Burning fossil fuels also results in thermal pollution. The process of burning any substance generates heat, and this heat is often released into lakes and streams when the water that they contain is used as a coolant. The increased temperatures in these lakes and streams upsets the ecosystem, causing some species’ populations to increase and others to decrease.  


Solar energy does not create nor contribute to these environmental problems.  There are emissions associated with manufacturing, transporting and installing solar energy systems but once installed, solar energy does not cause pollution. Making the shift to solar energy is an important step in fighting climate change and the gradual warming of our planet. The average residential solar system offsets about 100,000 lbs. of carbon dioxide in 20 years – the equivalent of driving a car for 100,000 miles.  In addition, because there are no moving parts involved in most applications of solar power, there is no associated noise.  Solar is a quiet and clean source of energy.


Solar energy is becoming more and more popular because the evidence of the negative impact of the burning of fossil fuels on our environment is too clear to ignore.  It is critical that we invest in the technologies and infrastructure needed to support solar energy use around the world.  In some places, this is beginning to happen.  More and more people are paying attention to what is happening to the Earth.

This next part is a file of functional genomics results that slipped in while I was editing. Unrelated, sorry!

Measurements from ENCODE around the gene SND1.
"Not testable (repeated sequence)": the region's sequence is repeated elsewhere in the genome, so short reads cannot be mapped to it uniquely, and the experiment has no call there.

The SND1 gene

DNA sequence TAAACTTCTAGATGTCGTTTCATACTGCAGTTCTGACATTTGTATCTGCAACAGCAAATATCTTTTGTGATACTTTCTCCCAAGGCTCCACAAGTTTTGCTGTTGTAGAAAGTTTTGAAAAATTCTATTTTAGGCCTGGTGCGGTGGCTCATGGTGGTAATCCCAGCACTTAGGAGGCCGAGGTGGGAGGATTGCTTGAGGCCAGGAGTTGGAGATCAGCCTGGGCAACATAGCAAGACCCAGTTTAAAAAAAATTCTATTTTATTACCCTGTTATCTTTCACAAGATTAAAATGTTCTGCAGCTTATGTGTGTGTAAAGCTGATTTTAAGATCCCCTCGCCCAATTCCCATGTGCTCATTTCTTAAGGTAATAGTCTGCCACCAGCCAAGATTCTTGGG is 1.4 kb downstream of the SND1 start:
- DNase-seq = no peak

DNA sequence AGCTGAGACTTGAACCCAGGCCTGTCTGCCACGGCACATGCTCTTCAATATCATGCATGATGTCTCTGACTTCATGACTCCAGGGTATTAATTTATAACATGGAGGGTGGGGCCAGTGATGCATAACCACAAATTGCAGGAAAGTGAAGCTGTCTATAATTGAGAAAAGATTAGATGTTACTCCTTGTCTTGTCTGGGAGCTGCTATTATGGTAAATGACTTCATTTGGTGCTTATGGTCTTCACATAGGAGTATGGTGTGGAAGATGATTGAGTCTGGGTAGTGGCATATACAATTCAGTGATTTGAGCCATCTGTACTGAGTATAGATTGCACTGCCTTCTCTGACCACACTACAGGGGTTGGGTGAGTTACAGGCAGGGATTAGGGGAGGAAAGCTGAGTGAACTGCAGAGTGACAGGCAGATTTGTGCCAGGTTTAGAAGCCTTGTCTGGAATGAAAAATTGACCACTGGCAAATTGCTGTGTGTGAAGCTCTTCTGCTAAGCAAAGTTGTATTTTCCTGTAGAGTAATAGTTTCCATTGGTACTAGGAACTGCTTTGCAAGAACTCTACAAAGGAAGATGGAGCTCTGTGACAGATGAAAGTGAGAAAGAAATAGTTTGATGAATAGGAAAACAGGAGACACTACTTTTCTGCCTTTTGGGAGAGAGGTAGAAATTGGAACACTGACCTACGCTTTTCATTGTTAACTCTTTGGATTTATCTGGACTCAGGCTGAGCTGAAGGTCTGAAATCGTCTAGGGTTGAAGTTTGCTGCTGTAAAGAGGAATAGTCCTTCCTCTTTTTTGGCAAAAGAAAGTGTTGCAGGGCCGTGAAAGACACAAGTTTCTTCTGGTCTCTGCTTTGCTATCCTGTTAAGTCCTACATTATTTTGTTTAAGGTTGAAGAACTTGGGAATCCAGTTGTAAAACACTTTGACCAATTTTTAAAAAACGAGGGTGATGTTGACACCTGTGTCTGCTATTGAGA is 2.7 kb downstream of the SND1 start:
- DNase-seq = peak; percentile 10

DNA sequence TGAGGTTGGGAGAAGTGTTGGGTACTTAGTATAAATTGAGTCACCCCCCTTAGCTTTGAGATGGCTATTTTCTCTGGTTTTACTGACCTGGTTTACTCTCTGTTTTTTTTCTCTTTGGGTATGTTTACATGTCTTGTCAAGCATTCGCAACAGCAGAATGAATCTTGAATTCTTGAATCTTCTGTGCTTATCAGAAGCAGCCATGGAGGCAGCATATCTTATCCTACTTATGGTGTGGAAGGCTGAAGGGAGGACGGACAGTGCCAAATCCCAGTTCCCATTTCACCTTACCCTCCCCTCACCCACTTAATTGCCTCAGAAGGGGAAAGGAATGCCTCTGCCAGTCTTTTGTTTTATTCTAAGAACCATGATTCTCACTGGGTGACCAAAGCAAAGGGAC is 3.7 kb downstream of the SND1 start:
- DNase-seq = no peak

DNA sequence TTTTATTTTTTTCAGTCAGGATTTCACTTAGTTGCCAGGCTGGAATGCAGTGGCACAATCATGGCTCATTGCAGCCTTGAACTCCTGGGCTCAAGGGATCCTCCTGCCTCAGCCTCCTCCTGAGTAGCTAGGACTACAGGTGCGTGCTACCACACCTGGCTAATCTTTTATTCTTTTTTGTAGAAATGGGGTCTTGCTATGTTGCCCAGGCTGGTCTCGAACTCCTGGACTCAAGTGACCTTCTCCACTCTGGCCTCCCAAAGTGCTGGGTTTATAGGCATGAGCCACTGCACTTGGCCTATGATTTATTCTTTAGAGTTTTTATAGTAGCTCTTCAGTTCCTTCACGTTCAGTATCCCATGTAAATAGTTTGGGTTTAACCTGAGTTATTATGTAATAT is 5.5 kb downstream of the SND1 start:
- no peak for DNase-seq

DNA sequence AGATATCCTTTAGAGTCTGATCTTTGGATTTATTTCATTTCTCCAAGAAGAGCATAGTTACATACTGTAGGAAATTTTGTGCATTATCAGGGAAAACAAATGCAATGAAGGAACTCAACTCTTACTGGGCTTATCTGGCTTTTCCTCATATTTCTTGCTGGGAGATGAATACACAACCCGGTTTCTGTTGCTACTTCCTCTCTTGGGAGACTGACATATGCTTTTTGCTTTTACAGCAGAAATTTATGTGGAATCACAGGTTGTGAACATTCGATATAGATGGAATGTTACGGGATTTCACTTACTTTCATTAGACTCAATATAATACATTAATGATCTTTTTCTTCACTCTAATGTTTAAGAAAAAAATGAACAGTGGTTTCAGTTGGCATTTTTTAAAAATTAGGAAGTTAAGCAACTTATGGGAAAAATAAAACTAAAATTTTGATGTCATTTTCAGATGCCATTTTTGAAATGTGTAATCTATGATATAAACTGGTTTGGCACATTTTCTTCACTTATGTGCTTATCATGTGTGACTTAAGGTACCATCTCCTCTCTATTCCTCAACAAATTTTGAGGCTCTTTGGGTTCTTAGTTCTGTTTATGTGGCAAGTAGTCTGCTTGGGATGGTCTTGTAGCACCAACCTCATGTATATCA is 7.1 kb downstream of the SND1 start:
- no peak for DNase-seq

The International Energy Agency’s Trends in Photovoltaic Applications report, with data provided through 2014, indicates which countries are generating the most power from solar.  What’s surprising about this list is that relatively tiny countries are on it. Germany, Japan, Italy — they all rank higher than the US, even though we have much more land.

That is because the current technology used to generate solar power requires a lot of space. It also requires a commitment from national and state leaders.  The fact that these small countries are leading the way in overall capacity is impressive.  Also worth noting, however, is the obvious conclusion:  how much opportunity there is to install more solar in places that have a lot of open land, like the US.

Based on 2014 data, here are the top ten users of solar power in the industrialized world ranked by the number of megawatts generated:

10 South Korea 2, 398 megawatts

9 Belgium 3, 156 megawatts

8 Australia 4, 130 megawatts

7 Spain 5, 376 megawatts

6 France 5, 678 megawatts

5 US 18, 317 megawatts

4 Italy 18, 622 megawatts

3 Japan 23, 409 megawatts

2 China 28, 330 megawatts

1 Germany 38, 250 megawatts


Congratulations to the people and governments who are making the shift to solar power.   We should recognize their accomplishment as well as push forward to expand our individual and collective solar energy capabilities.  The future of our planet depends on it.